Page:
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Guns at Starbucks? Pushing the right to bear arms in public

Gun owners in California have been wearing their handguns in coffee shops and restaurants. The guns are unloaded and legal, but some citizens and police departments are wary.

By Michael B. FarrellStaff writer / February 27, 2010

Brad Huffman, right, and Adnan Shahab carry their unloaded handguns into a Peet's Coffee and Tea store on Saturday, January 9, 2010, in San Ramon, California.



San Francisco

Small groups of armed Californians have been turning up at cafes and coffee shops with handguns holstered to their belts to raise awareness about gun rights and what they call unfair limits on concealed weapon permits.

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The loosely organized “Bay Area Open Carry Movement” will gather in the Presidio, a national park in San Francisco, on Saturday, just days after a new law took effect allowing weapons to be carried in national parks and wildlife refuges.

David LaTour, a student at San Jose State University, has been carrying his Springfield XD 9mm handgun on his hip for about a month now and plans on attending the event, in which gun rights advocates will be picking up trash in the park and, they hope, talking to anyone interested in state gun laws.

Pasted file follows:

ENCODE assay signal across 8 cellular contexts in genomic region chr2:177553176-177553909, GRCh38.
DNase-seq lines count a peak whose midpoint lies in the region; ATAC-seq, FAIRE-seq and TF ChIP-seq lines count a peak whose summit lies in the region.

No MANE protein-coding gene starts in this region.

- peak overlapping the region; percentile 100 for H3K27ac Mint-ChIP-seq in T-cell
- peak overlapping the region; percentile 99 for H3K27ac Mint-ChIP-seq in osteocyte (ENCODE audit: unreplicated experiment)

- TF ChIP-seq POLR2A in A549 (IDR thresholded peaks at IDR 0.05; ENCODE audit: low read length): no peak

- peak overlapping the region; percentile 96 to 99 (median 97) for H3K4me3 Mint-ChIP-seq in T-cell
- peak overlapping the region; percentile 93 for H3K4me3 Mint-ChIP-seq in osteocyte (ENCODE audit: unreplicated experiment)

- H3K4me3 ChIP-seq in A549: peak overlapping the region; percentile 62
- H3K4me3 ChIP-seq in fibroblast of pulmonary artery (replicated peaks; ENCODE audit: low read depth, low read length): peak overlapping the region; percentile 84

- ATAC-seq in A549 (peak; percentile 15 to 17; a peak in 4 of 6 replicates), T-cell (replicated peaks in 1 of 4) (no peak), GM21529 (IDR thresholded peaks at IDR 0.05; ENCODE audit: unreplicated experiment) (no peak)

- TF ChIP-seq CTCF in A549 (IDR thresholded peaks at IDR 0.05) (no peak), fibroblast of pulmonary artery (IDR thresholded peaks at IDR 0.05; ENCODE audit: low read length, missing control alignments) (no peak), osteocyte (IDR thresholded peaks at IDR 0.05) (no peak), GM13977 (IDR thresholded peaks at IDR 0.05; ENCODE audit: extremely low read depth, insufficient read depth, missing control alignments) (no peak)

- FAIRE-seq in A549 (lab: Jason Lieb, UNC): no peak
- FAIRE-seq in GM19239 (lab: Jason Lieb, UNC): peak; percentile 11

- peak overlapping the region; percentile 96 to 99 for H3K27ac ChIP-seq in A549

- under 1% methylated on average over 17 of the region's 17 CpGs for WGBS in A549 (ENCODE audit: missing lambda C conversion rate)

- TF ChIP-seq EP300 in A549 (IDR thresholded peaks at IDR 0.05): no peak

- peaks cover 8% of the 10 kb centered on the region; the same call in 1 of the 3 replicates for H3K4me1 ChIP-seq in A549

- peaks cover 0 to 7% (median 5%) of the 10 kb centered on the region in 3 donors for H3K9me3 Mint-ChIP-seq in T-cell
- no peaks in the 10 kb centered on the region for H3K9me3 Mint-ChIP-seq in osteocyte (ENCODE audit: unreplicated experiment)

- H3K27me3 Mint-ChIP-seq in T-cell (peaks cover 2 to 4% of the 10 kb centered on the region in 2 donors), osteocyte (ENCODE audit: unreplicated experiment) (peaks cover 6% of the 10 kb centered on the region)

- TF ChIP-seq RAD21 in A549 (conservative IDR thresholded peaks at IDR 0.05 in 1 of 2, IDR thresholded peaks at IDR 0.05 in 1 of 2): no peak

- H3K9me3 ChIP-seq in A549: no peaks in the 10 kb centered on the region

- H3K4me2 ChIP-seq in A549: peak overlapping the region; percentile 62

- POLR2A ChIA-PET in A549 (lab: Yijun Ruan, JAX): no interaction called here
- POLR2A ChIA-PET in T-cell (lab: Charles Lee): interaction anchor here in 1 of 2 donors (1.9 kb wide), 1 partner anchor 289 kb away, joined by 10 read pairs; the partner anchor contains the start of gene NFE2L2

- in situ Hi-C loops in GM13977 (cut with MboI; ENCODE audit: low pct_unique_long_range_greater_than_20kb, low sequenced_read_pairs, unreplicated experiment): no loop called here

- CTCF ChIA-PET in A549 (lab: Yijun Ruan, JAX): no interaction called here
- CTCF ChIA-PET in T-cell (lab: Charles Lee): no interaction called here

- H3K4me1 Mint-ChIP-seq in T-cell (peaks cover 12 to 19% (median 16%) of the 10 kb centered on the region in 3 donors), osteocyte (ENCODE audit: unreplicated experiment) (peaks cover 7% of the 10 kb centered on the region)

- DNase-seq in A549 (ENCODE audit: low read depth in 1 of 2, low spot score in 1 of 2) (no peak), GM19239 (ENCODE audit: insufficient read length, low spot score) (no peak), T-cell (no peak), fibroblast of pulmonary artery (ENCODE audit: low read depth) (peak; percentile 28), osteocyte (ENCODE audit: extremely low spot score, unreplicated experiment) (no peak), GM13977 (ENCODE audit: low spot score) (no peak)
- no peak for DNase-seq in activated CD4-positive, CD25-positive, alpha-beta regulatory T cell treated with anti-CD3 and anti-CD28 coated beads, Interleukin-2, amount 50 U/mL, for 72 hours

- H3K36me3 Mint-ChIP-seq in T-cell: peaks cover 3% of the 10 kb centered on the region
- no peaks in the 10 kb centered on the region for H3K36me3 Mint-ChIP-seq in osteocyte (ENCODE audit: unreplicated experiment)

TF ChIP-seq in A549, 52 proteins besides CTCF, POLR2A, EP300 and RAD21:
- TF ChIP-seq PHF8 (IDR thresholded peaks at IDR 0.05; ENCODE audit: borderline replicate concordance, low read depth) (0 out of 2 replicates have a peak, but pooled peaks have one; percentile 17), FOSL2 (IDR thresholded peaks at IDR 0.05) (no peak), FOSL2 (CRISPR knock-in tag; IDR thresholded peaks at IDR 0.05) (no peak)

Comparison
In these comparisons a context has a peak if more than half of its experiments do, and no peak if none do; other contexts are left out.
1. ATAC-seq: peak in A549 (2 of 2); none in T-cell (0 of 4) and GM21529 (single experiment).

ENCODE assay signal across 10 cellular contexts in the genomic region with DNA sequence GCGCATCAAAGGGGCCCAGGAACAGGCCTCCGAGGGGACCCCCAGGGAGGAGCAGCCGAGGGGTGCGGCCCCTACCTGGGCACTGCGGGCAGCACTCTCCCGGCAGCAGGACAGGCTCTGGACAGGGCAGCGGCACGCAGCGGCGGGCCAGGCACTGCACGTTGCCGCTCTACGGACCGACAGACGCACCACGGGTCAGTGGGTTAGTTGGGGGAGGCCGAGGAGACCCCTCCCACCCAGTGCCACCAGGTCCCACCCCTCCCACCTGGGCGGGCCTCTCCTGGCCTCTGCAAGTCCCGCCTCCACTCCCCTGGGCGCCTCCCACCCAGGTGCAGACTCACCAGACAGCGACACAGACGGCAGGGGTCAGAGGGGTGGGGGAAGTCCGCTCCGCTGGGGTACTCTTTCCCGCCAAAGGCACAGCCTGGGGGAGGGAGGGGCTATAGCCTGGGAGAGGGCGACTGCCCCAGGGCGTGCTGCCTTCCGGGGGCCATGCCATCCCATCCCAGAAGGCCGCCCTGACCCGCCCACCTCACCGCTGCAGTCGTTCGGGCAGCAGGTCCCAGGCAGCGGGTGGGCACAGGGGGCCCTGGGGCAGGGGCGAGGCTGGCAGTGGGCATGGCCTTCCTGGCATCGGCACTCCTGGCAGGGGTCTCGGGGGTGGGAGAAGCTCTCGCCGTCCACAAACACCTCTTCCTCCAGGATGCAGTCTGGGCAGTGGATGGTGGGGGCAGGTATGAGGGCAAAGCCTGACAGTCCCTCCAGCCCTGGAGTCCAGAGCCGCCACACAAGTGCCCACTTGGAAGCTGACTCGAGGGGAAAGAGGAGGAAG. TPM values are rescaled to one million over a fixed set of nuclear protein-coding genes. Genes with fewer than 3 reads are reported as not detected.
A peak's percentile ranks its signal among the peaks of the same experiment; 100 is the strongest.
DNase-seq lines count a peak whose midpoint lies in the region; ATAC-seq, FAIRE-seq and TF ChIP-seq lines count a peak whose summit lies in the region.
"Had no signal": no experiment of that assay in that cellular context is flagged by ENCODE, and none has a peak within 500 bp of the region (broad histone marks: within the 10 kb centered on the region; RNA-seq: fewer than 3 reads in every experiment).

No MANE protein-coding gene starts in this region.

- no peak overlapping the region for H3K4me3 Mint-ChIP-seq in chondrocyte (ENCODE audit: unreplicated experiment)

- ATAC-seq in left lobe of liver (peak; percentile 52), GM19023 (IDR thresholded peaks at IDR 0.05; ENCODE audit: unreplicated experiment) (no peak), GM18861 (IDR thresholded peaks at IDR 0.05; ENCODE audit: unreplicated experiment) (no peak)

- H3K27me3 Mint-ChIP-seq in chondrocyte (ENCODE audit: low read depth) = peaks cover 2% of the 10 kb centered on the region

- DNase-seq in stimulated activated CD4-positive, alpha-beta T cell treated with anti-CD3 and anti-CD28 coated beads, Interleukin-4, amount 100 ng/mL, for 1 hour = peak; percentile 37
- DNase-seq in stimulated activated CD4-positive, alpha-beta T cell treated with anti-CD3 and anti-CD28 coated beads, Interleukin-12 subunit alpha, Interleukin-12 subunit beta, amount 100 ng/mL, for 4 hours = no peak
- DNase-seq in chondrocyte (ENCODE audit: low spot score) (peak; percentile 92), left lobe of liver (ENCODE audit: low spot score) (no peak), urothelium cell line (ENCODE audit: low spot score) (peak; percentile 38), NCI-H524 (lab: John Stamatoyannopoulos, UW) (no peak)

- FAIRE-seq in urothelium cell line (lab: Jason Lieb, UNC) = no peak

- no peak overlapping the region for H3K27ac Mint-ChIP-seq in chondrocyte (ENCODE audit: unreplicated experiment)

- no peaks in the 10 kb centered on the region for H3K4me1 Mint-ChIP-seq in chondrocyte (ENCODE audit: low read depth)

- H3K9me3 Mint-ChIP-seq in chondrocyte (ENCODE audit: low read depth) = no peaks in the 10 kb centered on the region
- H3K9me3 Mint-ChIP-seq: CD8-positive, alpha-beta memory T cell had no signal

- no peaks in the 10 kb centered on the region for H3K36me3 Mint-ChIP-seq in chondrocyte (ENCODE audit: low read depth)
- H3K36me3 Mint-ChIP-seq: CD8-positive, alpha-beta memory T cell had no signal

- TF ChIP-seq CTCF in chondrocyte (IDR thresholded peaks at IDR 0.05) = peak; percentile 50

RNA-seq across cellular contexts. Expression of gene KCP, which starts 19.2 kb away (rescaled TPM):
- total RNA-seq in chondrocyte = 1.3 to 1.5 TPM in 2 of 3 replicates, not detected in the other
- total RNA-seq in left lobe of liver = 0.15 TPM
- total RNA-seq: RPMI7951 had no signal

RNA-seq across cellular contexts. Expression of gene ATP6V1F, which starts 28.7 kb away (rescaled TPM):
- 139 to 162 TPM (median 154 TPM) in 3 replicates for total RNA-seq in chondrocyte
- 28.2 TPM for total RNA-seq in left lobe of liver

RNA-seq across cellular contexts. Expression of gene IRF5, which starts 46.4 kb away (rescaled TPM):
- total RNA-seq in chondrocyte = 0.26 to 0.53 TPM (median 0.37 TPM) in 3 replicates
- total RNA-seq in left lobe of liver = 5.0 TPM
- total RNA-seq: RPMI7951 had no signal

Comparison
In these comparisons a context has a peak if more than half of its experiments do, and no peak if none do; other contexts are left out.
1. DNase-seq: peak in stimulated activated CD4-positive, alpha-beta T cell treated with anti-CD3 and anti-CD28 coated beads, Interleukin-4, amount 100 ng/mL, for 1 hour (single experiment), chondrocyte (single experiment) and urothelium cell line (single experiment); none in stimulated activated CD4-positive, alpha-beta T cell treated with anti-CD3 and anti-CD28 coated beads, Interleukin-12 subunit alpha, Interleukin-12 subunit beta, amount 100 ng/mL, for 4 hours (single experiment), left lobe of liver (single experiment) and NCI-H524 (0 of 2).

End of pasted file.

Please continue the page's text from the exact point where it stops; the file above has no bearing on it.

In Pictures: The debate over gun rights

California allows its citizens to openly display and carry unloaded weapons without a permit, but many gun advocates complain that the state is too restrictive when it comes to issuing licenses to carry concealed weapons.

“I looked into concealed carry permits, but unless you’re well-connected it’s impossible to obtain,” says Mr. LaTour. However, he says, “I personally prefer open carry because of the visual deterrent.” (Monitor report: “Cities’ gun restrictions begin to topple”)

Carrying unloaded guns is legal

Safety is the No. 1 reason that many open carry advocates give for displaying their weapons. While they can’t legally carry loaded guns, they can have ammunition as long as it’s not attached to their weapons.

“You can have a functioning loaded weapon in two seconds,” says LaTour.

While the gun owner meet-ups around the Bay Area have been raising awareness about the state’s gun laws, they have also been raising eyebrows. After the groups met at Peet’s Coffee and Tea and the California Pizza Kitchen, both banned weapons from their premises.

Starbucks has also been a favorite spot for open carry groups, prompting the anti-gun violence group the Brady Campaign to launch a petition to convince the coffee chain to ban guns from its shops.